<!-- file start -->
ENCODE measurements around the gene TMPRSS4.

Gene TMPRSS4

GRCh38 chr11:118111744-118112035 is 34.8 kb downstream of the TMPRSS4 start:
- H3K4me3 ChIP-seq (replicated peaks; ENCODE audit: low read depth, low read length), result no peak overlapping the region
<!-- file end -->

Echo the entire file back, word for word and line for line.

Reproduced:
ENCODE measurements around the gene TMPRSS4.

Gene TMPRSS4

GRCh38 chr11:118111744-118112035 is 34.8 kb downstream of the TMPRSS4 start:
- H3K4me3 ChIP-seq (replicated peaks; ENCODE audit: low read depth, low read length), result no peak overlapping the region